For the interested user I explain shortly the most important parts of these result.txt files, despite they are relatively transparent (you may store these files with low size locally as your personal record, you may also login at the server and read about your statistics...). They contain the cpu_time in seconds (probably only on UNIX systems an accurate number), the range of rectascension in hours.minutes from start_ra to end_ra and also the declination range from start_dec to end_dec in degrees (old), the total angle covered in degrees (angle_range), the time as Julian date (day number with decimals since an arbitrary, historical chosen and ancient starting point) and also as usual time, at what the data were collected, datas about the measured frequencies in Hz (around the "hydrogen" frequency of about 1,420 MHz) and also data about the used Fast Fourier Transformation (fft). Than a set of coordinates again together with the Julian date is following: Julian date rectascension declination (above units).
Finally the spike data follow, these are the relevant data, filtered out by the program and processed further in Berkeley for scrutiny, if they are really important. Through the filtering this last step becomes ultimately feasible... (the other data given together with the power should be now familiar by the above explanations).
The higher the power value, the more likely the spike is real, but this means not necessarily an alien origin! If it would be as simple, the research would be far more easy.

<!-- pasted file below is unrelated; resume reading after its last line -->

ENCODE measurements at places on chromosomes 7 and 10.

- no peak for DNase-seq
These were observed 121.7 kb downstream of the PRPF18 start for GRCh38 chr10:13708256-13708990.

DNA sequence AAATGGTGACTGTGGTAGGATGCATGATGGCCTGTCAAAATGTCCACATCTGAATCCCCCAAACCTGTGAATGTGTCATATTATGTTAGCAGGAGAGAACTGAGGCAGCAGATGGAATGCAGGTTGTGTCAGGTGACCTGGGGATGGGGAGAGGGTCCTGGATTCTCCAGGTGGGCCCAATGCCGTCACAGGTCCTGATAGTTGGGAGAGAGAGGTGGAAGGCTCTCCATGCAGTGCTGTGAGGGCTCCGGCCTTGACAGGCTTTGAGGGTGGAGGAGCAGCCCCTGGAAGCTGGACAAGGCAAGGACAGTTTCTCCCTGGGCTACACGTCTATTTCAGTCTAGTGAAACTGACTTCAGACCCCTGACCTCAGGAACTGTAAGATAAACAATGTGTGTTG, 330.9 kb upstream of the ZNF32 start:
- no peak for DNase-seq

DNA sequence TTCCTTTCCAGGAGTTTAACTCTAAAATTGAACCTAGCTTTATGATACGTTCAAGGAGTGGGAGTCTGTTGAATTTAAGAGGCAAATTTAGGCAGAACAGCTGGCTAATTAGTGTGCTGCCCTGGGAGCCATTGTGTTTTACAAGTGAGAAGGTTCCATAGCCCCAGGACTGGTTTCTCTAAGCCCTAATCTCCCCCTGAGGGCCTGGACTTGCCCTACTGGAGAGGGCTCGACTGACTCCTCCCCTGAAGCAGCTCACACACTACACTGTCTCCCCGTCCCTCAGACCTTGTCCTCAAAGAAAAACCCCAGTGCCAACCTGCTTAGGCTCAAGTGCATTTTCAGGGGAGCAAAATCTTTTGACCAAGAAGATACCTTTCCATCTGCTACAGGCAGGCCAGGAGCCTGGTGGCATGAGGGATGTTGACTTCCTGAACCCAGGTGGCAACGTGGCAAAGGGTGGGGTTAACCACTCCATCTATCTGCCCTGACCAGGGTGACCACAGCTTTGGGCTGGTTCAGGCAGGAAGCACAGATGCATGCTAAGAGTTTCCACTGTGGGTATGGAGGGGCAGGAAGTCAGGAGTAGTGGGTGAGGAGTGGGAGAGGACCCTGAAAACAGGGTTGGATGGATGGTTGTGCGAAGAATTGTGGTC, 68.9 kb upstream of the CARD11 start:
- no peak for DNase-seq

Hoping, that I could convince you to join, go back to the top
of the page...
This is the most active group on my list so far (in terms of delivered results).
A global collaboration of fans of the outstanding science fiction series SPACE
above and beyond, it aims to get counterparts of the "Chigs" "online"! If you
liked it, simply choose join (of course you have to be already a member of
the SETI@home community!). Or can I eventually convince you to join this group?
Hier ist die Gruppe, der ich seit einiger Zeit angehöre: die der Schwäbischen Sternwarte e.V. . Wer hier im Raum mittlerer Neckar lebt oder gar Mitglied des Vereins ist sowie an SETI@home teilnimmt, ist herzlich eingeladen, sich hier mit einzuklinken. Mehr Details dazu findet sich auf meiner neuen Gruppenseite. Dazu muss man einfach nur join wählen und die entsprechenden Felder ausfüllen. Als Gründungsmitglied haben sich nur langsam weitere Leute zu mir hinzugesellt und bis Mitte August 2000 war ich stets allein Führender in der Gruppe (anfangs als einziger natürlich noch zwangsläufig) --- inzwischen gibt es zwei Leute, die ähnlich viel wie ich an Ergebnissen liefern und daher mit mir das "Rückgrat" unserer Gruppe bilden.
Als Absolvent der Universität Stuttgart und in Kenntnis der beträchtlichen
Rechenleistung nicht nur am Rechenzentrum der Uni tut es mir in der Seele weh,
zu sehen, wie wenig dort SETI@home unterstützt wird. Daher der Aufruf an alle
Leute, die zur Uni Stuttgart gehören: macht mit! Übrigens ist für
das UNIX-dominierte Umfeld an Universitäten der SETI-client besonders
günstig; denn als nice-Prozess ohne grafische CPU-Zeit-Verschwendung
belastet er weder die Maschinen gegenüber normalen Prozessen, noch wird
ein Extra-Geldbetrag für die Datenübertragung erforderlich (ist in der
Netzwerkpauschale alles enthalten).
increase your SETI@home performance! back to SETI overview back to main
questions, suggestions etc. to: firstname.lastname@example.org